As is not unusual, I’ve spent some of my holiday visiting museums with my family. Two experiences stick out, a trip to the Wonderlab at the Science Museum and a visit to the Black Country Living Museum in Dudley. Although as institutions they were like chalk and cheese, we enjoyed quite similar immersive experiences. Both were busy, both engaged my daughters, who much prefer kinaesthetic learning to books and reading, and both had engaging, cheerful and audience focussed front line staff. In the Wonderlab, science was made simple by great explainers and well-designed activities, in the Black Country, history was conveyed by familiarity and not a little nostalgia.
Both charged admission (for a family Black Country, £44.10 Wonderlab, £17.50), and there were plenty of opportunities to spend more in the shops, stalls and cafes. Most importantly both experiences seemed to be enjoyed by paying customers from a variety of social backgrounds.
In a previous blog I wrote that over the last 20 years, the participation gap in heritage does not seem to have narrowed between rich and poor.
Time to narrow the gaps in Cultural Capital
At both these museums it seems that admission prices are not a barrier for visitors from lower socio-economic backgrounds. I am a great supporter of free admission to National Museums and there are a host of reasons as to why it is a good thing. However bridging the divisions in cultural capital is not one of them.
Access to, and participation in traditional forms of culture foster entitlement and authority. Those with it are more likely to get the best out of institutions and services. They are better educated and pass those qualities to their children. The power of cultural capital is that it is not recognised directly. You can’t see it like the inheritance of property and it is masked by the language of meritocratic achievement and hard work.
According to the writer Lynsey Hanley
“If you grow up in a milieu of high cultural capital it is second nature to you to engage in arts and culture as they add to ‘the richness of life’: they help you to be participatory, confident, assertive.”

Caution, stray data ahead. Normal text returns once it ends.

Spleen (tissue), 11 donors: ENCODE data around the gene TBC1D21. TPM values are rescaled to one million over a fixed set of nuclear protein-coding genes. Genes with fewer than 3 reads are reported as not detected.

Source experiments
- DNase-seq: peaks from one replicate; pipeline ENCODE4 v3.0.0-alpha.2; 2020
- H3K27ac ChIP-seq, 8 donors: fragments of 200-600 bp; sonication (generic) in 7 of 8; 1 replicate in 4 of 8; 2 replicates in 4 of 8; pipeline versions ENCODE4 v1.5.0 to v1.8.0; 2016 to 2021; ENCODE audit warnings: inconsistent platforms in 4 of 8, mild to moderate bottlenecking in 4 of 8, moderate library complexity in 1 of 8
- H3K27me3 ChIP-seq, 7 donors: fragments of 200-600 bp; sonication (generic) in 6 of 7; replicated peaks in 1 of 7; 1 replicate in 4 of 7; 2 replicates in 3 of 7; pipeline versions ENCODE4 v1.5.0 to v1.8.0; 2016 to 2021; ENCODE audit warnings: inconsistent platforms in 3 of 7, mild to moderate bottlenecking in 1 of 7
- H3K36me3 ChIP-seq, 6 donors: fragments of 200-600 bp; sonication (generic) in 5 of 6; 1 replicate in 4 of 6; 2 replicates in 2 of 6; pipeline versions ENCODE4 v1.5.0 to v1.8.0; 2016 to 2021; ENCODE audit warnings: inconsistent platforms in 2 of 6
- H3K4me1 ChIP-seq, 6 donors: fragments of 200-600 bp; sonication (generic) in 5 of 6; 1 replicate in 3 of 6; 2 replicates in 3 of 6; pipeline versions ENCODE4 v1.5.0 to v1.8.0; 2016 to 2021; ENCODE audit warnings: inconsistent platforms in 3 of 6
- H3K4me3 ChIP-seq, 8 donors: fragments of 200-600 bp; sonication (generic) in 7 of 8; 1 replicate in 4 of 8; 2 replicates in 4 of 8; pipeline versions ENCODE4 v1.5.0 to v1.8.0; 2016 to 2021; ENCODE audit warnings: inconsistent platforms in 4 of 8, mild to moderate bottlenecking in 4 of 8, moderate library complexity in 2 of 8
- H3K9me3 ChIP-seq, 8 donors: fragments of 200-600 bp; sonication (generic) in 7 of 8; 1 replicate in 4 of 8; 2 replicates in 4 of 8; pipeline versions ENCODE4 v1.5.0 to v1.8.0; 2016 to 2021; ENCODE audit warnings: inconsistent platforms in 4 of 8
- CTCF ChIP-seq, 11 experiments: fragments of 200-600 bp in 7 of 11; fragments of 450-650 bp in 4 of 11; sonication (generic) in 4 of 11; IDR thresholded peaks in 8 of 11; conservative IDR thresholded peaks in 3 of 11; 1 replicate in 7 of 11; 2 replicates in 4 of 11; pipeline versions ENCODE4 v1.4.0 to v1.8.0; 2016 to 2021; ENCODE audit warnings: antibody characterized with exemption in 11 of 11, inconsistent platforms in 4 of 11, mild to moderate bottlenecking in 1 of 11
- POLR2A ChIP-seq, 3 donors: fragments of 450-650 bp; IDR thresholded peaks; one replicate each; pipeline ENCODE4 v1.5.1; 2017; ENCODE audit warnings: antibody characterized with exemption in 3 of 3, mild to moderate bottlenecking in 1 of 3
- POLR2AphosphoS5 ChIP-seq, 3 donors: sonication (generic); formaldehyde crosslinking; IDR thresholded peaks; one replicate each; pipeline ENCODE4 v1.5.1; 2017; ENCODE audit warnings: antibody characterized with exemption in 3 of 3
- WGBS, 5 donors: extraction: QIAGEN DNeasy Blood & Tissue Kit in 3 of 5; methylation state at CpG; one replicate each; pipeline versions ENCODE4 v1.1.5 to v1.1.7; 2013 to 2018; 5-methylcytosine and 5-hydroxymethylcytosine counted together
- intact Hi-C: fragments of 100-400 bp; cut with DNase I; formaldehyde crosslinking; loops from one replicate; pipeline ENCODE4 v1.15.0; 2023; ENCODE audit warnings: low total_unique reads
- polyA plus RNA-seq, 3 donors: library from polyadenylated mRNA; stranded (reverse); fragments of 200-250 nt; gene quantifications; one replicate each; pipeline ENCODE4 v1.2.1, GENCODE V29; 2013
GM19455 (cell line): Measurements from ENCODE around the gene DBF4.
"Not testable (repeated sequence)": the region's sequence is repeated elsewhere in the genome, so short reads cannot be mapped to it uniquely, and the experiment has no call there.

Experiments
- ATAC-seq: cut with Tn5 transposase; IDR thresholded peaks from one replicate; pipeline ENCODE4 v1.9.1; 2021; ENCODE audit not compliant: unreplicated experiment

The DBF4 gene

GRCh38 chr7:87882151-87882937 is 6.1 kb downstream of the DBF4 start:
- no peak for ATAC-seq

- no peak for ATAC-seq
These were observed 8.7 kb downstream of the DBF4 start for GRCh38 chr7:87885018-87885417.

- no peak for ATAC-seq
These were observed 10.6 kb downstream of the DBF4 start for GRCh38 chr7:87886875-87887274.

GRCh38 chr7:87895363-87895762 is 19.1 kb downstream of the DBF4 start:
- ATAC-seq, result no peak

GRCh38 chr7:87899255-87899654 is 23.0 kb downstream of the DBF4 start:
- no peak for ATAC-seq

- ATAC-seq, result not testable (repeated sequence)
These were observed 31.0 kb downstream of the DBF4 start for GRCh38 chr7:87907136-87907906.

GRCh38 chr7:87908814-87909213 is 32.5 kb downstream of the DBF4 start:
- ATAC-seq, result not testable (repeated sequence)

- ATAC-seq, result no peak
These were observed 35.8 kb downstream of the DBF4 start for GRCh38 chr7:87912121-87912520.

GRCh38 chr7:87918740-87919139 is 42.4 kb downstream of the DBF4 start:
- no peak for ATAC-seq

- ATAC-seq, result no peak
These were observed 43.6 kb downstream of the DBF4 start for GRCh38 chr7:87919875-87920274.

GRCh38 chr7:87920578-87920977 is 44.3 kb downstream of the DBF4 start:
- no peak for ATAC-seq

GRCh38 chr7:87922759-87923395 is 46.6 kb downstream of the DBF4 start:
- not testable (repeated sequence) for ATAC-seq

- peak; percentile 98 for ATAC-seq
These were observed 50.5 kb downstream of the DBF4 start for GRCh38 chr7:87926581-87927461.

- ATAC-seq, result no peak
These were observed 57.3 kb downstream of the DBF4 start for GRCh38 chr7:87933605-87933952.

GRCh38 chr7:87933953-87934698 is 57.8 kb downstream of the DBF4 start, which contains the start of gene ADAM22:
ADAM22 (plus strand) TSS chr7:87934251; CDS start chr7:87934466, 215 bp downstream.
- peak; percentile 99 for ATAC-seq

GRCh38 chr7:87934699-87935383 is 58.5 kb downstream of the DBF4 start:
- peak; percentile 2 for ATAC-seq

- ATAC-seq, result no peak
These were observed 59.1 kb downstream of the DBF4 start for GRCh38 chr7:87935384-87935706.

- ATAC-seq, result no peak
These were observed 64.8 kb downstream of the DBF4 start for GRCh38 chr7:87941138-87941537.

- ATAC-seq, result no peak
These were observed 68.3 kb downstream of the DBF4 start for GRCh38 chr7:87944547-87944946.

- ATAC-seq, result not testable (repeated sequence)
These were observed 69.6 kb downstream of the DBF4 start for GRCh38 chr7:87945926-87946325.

The accumulation of cultural capital, either through educational advantage or geography, in one class is a great impediment to social mobility.
Derby’s research tells simple truths in order to diversify audiences
This gap is borne out in our own non-user research in Derby.
Our Audience Finder research puts the number of visitors from lower income backgrounds higher than the regional average. But last year we asked researchers, Bluegrass to conduct some non-visitor research, focusing on low attainment groups and the Asian community in three of the poorest wards of the city. The results were fairly stark
People did not visit because
- “it is not the sort of thing people like us do.”
- It was not recommended by friends or a peer group.
- “We do not have enough time.”
- “We do not hear about events.”
- They were perceived as primarily educational experiences.
A large percentage noted that whatever we did to make it more enticing, they were unlikely to come.
Interviewees did note however that they were likely to spend their disposable income on leisure activities such as going to the cinema, eating out, going to commercial festivals and visiting theme parks.
We used to name those non-participants, ‘hard to reach’. This patronizing moniker suggested that once people understood what we had to offer, they would be sure to come. Our experience shows non-users have much more agency and discernment. Their communities also have high levels of social capital; manifest in close family networks, use of community facilities such as mosques, temples and churches and use of local shops and cafes.
Why we all benefit from a diverse audience
If cultural organisations don’t narrow the social and economic gap in visitors, institutions will tilt towards elites at a time when we need open exploration and understanding across society. Many of our museums collude in this, through a wilful obscurantism in the way they tell stories or interpret art and material culture.
Having a diverse audience makes great business sense. The most financially successful museums in England such as Beamish, the living museum of the North, Black Country Living Museum and SS Great Britain, have a far wider socio economic demographic than many free museums like my own.
Derby Museums will be participating in an Arts Council Funded initiative led by the Association of Independent Museums to help museums diversify their audiences. I hope our research will be useful in helping other museums to open up and embrace greater social and economic variety.
Our goal should be to increase the habitual usage of museums by everyone. We can only do that if we lift cultural barriers which sometimes are more perceived than real. Good museums understand that museums visitors are heterogeneous. There must be variety and diversity of human interaction, from that first greeting by front line staff, to the goodbye at the end of the visit; from the food that is served in the café to labelling and interpretation of exhibits. Only then can we truly live up to the Arts Council England’s mantra of “great art, for everyone.”